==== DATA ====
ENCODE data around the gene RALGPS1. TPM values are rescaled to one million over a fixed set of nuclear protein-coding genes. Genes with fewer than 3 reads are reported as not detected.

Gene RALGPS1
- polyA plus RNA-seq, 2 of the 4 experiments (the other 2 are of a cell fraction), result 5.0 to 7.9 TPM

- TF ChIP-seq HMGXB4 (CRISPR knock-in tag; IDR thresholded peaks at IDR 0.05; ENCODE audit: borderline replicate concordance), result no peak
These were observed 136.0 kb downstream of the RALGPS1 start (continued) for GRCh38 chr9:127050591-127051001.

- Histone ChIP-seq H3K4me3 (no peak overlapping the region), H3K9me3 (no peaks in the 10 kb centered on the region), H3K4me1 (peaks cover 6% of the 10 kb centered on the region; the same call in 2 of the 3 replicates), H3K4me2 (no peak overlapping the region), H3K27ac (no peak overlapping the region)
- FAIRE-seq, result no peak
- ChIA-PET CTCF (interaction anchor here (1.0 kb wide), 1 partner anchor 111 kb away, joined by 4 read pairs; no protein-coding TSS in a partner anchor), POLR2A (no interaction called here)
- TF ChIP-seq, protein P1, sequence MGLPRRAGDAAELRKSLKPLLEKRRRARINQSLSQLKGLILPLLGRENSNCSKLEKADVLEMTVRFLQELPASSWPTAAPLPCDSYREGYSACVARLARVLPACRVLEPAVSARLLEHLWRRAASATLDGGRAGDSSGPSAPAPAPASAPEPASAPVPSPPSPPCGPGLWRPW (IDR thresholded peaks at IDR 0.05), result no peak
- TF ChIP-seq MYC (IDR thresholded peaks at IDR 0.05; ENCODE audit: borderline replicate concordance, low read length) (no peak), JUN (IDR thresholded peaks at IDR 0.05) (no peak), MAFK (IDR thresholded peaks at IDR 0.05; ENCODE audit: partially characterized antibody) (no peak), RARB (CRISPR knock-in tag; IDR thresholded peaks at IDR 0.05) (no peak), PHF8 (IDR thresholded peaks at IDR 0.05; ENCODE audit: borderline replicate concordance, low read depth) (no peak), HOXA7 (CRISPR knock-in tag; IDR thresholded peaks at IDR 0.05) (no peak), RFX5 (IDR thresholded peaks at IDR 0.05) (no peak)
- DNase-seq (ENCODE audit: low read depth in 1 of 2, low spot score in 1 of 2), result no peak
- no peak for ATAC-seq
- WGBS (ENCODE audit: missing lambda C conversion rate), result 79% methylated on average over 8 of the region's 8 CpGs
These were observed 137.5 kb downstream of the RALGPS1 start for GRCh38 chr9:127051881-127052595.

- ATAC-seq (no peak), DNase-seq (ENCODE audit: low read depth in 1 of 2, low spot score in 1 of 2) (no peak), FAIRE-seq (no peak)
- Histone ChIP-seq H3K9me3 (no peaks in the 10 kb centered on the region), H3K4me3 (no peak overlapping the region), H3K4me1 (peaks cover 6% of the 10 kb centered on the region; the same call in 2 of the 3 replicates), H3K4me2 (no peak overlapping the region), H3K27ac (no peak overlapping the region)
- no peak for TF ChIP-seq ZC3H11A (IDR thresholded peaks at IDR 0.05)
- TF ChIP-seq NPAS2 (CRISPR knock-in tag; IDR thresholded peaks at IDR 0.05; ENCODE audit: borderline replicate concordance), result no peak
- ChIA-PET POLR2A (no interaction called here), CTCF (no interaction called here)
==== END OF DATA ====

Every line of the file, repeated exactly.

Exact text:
ENCODE data around the gene RALGPS1. TPM values are rescaled to one million over a fixed set of nuclear protein-coding genes. Genes with fewer than 3 reads are reported as not detected.

Gene RALGPS1
- polyA plus RNA-seq, 2 of the 4 experiments (the other 2 are of a cell fraction), result 5.0 to 7.9 TPM

- TF ChIP-seq HMGXB4 (CRISPR knock-in tag; IDR thresholded peaks at IDR 0.05; ENCODE audit: borderline replicate concordance), result no peak
These were observed 136.0 kb downstream of the RALGPS1 start (continued) for GRCh38 chr9:127050591-127051001.

- Histone ChIP-seq H3K4me3 (no peak overlapping the region), H3K9me3 (no peaks in the 10 kb centered on the region), H3K4me1 (peaks cover 6% of the 10 kb centered on the region; the same call in 2 of the 3 replicates), H3K4me2 (no peak overlapping the region), H3K27ac (no peak overlapping the region)
- FAIRE-seq, result no peak
- ChIA-PET CTCF (interaction anchor here (1.0 kb wide), 1 partner anchor 111 kb away, joined by 4 read pairs; no protein-coding TSS in a partner anchor), POLR2A (no interaction called here)
- TF ChIP-seq, protein P1, sequence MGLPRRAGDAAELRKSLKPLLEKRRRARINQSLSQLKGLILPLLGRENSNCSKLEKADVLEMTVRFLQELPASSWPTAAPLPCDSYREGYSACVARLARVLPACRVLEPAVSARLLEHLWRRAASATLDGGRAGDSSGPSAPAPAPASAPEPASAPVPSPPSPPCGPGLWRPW (IDR thresholded peaks at IDR 0.05), result no peak
- TF ChIP-seq MYC (IDR thresholded peaks at IDR 0.05; ENCODE audit: borderline replicate concordance, low read length) (no peak), JUN (IDR thresholded peaks at IDR 0.05) (no peak), MAFK (IDR thresholded peaks at IDR 0.05; ENCODE audit: partially characterized antibody) (no peak), RARB (CRISPR knock-in tag; IDR thresholded peaks at IDR 0.05) (no peak), PHF8 (IDR thresholded peaks at IDR 0.05; ENCODE audit: borderline replicate concordance, low read depth) (no peak), HOXA7 (CRISPR knock-in tag; IDR thresholded peaks at IDR 0.05) (no peak), RFX5 (IDR thresholded peaks at IDR 0.05) (no peak)
- DNase-seq (ENCODE audit: low read depth in 1 of 2, low spot score in 1 of 2), result no peak
- no peak for ATAC-seq
- WGBS (ENCODE audit: missing lambda C conversion rate), result 79% methylated on average over 8 of the region's 8 CpGs
These were observed 137.5 kb downstream of the RALGPS1 start for GRCh38 chr9:127051881-127052595.

- ATAC-seq (no peak), DNase-seq (ENCODE audit: low read depth in 1 of 2, low spot score in 1 of 2) (no peak), FAIRE-seq (no peak)
- Histone ChIP-seq H3K9me3 (no peaks in the 10 kb centered on the region), H3K4me3 (no peak overlapping the region), H3K4me1 (peaks cover 6% of the 10 kb centered on the region; the same call in 2 of the 3 replicates), H3K4me2 (no peak overlapping the region), H3K27ac (no peak overlapping the region)
- no peak for TF ChIP-seq ZC3H11A (IDR thresholded peaks at IDR 0.05)
- TF ChIP-seq NPAS2 (CRISPR knock-in tag; IDR thresholded peaks at IDR 0.05; ENCODE audit: borderline replicate concordance), result no peak
- ChIA-PET POLR2A (no interaction called here), CTCF (no interaction called here)